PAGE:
confidence that the metric definitions and supporting material are
   clearly worded and unambiguous, or it identifies ways in which the
   metric definitions should be revised to achieve clarity.

   The metric RFC advancement process requires documentation of the
   testing and results.  [RFC6576] retains the testing requirement of
   the original Standards Track advancement process described in
   [RFC2026] and [RFC5657], because widespread deployment is
   insufficient to determine whether RFCs that define performance
   metrics result in consistent implementations.

   The process also permits identification of options that were not
   implemented, so that they can be removed from the advancing
   specification (this is a similar aspect to protocol advancement along
   the Standards Track).  All errata must also be considered.

   This memo's purpose is to implement the advancement process of
   [RFC6576] for [RFC2679].  It supplies the documentation that
   accompanies the protocol action request submitted to the Area
   Director, including description of the test setup, results for each
   implementation, evaluation of each metric specification, and
   conclusions.

   In particular, this memo documents the consensus on the extent of
   tolerable errors when assessing equivalence in the results.  The IPPM
   working group agreed that the test plan and procedures should include
   the threshold for determining equivalence, and that this aspect
   should be decided in advance of cross-implementation comparisons.
   This memo includes procedures for same-implementation comparisons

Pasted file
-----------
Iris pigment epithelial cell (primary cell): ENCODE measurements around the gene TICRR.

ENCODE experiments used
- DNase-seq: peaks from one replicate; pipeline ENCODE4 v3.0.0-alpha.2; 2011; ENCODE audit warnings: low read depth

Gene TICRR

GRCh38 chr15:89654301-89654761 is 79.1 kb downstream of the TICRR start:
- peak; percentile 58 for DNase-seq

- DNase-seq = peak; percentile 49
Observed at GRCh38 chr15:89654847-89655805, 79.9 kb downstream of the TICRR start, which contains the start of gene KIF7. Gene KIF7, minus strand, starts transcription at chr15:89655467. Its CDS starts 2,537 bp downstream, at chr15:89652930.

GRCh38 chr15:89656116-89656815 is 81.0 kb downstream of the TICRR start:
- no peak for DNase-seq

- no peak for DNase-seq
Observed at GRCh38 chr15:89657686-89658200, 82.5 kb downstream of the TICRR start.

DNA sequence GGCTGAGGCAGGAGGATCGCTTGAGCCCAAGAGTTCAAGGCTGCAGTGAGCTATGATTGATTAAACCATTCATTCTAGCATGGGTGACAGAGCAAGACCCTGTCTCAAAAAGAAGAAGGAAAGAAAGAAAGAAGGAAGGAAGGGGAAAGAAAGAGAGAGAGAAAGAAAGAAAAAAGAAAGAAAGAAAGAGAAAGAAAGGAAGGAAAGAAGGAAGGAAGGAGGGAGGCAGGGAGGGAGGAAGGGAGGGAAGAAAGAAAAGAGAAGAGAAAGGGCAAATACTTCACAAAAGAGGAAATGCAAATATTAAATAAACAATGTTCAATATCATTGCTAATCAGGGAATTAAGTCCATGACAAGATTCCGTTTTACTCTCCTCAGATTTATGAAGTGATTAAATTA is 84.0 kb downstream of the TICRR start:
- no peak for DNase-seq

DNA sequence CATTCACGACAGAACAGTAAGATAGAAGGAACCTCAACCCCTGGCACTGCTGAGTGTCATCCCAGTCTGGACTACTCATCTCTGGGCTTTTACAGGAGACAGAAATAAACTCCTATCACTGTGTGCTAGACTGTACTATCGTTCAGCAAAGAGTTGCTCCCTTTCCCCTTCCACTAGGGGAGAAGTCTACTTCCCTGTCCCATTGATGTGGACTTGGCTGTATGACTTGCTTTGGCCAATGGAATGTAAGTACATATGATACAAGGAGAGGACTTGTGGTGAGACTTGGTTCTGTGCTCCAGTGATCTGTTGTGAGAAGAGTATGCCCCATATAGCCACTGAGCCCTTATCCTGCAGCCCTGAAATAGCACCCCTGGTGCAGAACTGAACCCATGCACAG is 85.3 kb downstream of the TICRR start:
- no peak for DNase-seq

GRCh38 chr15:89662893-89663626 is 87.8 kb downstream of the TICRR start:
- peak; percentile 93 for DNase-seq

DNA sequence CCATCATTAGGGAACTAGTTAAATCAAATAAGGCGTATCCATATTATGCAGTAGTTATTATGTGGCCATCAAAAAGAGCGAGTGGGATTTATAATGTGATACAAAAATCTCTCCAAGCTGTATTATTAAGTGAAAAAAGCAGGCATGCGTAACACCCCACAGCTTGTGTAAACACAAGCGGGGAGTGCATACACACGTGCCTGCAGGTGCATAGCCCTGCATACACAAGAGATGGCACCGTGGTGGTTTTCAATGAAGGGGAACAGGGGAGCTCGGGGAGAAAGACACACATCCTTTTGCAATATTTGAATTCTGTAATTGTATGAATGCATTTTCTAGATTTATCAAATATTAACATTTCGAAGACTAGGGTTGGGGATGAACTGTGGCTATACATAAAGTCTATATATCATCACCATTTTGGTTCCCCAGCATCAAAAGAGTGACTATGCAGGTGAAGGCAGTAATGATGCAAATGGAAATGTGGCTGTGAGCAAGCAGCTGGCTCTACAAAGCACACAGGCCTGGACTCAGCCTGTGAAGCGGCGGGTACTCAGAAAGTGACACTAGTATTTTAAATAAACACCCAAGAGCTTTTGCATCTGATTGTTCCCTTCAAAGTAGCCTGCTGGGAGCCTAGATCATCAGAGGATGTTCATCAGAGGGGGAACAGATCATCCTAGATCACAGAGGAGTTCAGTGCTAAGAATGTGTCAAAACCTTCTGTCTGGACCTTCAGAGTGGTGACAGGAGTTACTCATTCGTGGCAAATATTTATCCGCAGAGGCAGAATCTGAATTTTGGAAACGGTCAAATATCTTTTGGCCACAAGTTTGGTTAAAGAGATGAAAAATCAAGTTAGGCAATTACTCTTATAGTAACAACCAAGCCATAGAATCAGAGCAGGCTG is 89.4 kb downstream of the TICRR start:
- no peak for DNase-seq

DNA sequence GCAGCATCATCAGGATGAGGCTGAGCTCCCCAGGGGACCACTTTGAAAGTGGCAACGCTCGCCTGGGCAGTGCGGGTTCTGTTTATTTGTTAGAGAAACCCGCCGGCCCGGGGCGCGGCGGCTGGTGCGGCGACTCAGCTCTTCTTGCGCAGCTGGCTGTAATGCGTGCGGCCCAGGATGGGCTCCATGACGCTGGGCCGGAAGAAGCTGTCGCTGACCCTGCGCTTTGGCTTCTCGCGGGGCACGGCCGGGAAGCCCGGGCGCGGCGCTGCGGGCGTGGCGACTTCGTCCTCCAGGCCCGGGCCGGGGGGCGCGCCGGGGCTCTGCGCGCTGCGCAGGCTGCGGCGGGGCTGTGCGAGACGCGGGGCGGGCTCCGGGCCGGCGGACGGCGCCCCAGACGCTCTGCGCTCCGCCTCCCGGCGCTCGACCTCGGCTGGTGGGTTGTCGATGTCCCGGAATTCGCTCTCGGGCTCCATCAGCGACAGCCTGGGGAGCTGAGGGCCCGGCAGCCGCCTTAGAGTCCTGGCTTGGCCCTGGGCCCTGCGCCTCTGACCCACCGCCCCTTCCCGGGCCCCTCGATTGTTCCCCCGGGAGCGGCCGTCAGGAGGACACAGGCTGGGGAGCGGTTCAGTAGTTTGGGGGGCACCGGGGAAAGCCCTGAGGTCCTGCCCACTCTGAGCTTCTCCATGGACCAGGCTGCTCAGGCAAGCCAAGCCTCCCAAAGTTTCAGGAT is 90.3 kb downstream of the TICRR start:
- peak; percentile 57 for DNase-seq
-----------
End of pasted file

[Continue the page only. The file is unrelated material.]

that may influence the equivalence threshold.

   Although the conclusion reached through testing is that [RFC2679]
   should be advanced on the Standards Track with modifications, the
   revised text of RFC 2679 is not yet ready for review.  Therefore,
   this memo documents the information to support [RFC2679] advancement,
   and the approval of a revision of RFC 2769 is left for future action.

1.1.  Requirements Language

   The key words "MUST", "MUST NOT", "REQUIRED", "SHALL", "SHALL NOT",
   "SHOULD", "SHOULD NOT", "RECOMMENDED", "MAY", and "OPTIONAL" in this
   document are to be interpreted as described in RFC 2119 [RFC2119].

2.  A Definition-Centric Metric Advancement Process

   As a first principle, the process described in Section 3.5 of
   [RFC6576] takes the fact that the metric definitions (embodied in the
   text of the RFCs) are the objects that require evaluation and
   possible revision in order to advance to the next step on the
   Standards Track.  This memo follows that process.

3.  Test Configuration

   One metric implementation used was NetProbe version 5.8.5 (an earlier
   version is used in AT&T's IP network performance measurement system
   and deployed worldwide [WIPM]).  NetProbe uses UDP packets of
   variable size, and it can produce test streams with Periodic
   [RFC3432] or Poisson [RFC2330] sample distributions.

   The other metric implementation used was Perfas+ version 3.1,
   developed by Deutsche Telekom [Perfas].  Perfas+ uses UDP unicast
   packets of variable size (but also supports TCP and multicast).  Test
   streams with Periodic, Poisson, or uniform sample distributions may
   be used.

   Figure 1 shows a view of the test path as each implementation's test
   flows pass through the Internet and the Layer 2 Tunneling Protocol,
   version 3 (L2TPv3) tunnel IDs (1 and 2), based on Figures 2 and 3 of
   [RFC6576].

           +----+  +----+                                +----+  +----+
           |Imp1|  |Imp1|           ,---.                |Imp2|  |Imp2|
           +----+  +----+          /     \    +-------+  +----+  +----+
             | V100 | V200        /       \   | Tunnel|   | V300  | V400
             |      |            (         )  | Head  |   |       |